LA CROSSE, Wis. (WKBT) — – Wisconsin dairy farmers facing difficult dairy market conditions will get relief from a new U.S. Senate budget agreement.
By: Jordan Fremstad
Source: WKBT News8000
The agreement includes more than $1 billion to help dairy farmers across the country.
The focus of the agreement is on the Margin Protection Program which is insurance to help farmers deal with unexpected drops in prices.
Today, Wisconsin Sen. Tammy Baldwin, who helped secure the funding, met with local farmers in La Crosse to hear their concerns.
Since 2014, dairy farm prices have dropped by over one-third, making life hard for Wisconsin dairy farmers.
“We have outgrown demand domestically,” said Kevin Walleser, a De Soto dairy farmer.
Baldwin, however, has secured a $1 billion investment and improvements for the Margin Protection Program.
“We will be able to make it more farmer-friendly,” Baldwin said.
The new budget agreement aims to fix issues with the old MPP by reducing premiums by up to 80 percent for medium- and small-size farms. It waives fees for new, veteran, and underserved farmers, and creates opportunities for new insurance tools.
Baldwin said the 2014 MPP didn’t give farmers the support that was needed.
“It didn’t do the job of risk management that they hoped it would, in part because of the way the formula worked,” Baldwin said.
At today’s meeting, local farmers also had the opportunity to express their concerns to Baldwin ahead of Congress passing the 2018 U.S. farm bill. Farmers from surrounding counties talked about pricing and transportation issues.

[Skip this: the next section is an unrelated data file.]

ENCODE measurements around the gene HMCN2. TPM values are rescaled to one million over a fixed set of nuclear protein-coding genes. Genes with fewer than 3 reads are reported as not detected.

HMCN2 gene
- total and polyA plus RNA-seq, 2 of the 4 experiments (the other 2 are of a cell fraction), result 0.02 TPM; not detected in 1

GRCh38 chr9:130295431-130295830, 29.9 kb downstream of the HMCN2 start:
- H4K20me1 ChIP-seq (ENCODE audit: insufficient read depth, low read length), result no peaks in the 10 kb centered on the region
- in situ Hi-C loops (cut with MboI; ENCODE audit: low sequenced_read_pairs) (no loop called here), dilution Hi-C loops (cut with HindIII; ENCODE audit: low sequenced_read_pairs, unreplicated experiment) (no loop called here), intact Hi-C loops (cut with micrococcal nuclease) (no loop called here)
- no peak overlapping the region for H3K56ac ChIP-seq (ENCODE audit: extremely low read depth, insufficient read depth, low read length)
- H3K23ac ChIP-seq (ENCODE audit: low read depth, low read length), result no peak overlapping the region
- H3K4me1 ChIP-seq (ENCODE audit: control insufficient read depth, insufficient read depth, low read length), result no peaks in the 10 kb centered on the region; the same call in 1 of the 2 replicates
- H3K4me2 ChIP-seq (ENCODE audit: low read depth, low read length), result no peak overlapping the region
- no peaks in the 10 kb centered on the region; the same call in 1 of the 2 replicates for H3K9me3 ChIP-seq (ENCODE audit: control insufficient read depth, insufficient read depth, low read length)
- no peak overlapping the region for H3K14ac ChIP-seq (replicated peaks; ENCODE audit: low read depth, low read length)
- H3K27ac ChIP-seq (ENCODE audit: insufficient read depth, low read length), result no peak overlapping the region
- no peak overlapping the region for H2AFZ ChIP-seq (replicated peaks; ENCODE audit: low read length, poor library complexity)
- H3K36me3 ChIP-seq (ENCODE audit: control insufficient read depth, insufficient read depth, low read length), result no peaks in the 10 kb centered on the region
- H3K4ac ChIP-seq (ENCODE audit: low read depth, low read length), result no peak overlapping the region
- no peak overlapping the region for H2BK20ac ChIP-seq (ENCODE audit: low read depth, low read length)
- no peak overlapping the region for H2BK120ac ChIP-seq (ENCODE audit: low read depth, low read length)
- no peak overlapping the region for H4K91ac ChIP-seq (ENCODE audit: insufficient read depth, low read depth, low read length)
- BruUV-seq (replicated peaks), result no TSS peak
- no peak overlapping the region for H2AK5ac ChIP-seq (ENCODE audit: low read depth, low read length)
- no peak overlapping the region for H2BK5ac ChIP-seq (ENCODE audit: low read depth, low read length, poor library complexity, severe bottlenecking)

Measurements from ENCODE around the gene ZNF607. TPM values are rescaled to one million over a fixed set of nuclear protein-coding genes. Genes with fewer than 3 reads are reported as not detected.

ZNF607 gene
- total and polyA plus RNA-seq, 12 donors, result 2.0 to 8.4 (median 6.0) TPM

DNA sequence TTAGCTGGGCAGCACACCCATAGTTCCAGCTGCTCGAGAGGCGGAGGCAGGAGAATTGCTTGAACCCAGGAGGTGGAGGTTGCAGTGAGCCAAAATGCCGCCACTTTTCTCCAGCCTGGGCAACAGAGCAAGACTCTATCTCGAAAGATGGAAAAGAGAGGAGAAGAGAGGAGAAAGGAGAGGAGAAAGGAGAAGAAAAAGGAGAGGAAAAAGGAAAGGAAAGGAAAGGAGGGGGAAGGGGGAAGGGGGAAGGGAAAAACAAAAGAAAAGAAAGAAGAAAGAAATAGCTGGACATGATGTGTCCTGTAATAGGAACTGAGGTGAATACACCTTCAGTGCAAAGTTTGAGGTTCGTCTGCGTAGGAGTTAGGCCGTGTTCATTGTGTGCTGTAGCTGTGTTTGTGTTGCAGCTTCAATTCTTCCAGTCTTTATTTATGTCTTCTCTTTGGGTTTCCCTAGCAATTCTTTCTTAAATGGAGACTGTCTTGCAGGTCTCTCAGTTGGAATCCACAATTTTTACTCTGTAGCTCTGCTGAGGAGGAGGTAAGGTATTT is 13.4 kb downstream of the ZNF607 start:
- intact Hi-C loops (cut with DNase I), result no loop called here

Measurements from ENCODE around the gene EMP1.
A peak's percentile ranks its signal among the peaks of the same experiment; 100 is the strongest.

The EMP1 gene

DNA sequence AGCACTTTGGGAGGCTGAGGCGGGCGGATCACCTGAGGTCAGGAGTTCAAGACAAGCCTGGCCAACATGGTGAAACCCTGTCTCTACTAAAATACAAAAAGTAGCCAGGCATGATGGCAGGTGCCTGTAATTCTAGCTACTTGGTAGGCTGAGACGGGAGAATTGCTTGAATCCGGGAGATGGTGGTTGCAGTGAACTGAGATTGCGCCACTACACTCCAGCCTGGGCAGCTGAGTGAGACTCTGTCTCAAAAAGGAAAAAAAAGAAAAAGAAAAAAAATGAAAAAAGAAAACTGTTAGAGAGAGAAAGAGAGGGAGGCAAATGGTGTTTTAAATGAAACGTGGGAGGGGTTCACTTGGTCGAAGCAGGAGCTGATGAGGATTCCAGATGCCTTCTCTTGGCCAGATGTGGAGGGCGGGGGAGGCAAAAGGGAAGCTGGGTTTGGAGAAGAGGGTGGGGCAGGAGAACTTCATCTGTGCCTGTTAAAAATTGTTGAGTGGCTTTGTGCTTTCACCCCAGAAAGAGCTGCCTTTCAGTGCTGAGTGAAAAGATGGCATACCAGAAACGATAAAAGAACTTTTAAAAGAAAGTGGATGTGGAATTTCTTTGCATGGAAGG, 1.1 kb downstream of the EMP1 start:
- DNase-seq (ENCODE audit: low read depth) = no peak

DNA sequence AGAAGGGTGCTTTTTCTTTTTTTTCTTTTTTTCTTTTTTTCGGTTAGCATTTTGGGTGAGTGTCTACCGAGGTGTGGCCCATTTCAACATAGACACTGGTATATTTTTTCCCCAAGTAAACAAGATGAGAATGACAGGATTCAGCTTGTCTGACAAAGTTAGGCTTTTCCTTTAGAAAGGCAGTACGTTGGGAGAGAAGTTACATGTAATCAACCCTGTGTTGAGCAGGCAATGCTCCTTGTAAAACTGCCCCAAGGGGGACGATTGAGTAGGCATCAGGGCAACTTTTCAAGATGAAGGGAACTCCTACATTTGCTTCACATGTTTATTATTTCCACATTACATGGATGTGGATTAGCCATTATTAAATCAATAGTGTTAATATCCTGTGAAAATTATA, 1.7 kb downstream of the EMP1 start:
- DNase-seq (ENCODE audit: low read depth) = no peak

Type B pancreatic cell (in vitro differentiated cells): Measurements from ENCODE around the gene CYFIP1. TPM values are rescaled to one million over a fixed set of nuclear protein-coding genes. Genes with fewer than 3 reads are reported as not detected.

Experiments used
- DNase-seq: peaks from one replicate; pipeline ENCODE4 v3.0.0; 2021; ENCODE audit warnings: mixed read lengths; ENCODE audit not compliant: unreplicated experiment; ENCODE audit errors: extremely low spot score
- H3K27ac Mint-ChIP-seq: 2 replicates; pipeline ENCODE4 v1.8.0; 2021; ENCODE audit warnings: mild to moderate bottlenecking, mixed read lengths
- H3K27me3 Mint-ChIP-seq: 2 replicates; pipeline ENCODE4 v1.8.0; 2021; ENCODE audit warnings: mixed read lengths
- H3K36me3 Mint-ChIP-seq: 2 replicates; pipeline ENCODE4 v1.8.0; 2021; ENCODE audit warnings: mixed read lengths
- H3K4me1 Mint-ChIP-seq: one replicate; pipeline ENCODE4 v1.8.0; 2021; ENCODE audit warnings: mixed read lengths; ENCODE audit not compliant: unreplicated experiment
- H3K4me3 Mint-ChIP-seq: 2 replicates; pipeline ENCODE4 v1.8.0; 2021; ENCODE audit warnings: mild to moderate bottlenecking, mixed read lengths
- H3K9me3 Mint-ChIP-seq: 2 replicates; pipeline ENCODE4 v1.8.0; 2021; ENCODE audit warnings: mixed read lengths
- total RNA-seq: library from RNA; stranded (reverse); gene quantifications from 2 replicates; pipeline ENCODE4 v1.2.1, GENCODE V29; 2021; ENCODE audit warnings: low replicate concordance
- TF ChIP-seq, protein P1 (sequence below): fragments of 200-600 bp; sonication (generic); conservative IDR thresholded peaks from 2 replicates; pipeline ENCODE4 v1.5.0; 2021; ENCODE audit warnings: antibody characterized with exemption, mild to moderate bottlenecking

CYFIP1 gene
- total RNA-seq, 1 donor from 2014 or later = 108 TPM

Walleser said immigration reform needs to be addressed to fix labor problems.
“We need to get immigration fixed so there is a reasonable number of people to do the jobs, not only on the farms but in the manufacturing facilities,” Walleser said.
Senator Baldwin said product labeling issues, such as when the word “milk” can be used on products that include no natural milk, are also an issue in the dairy market.
“Milk is not just a product but it is a legal term,” Baldwin said.
Walleser said plant-based milk companies should not be able to put milk on their labels.
“Webster has a clear definition of where milk comes from and it’s not a plant,” Walleser said.
Walleser said the key to a better market is education.
“We have to tell our story and tell the truth about our product, that we do produce a good, wholesome product that is good for you,” Walleser said.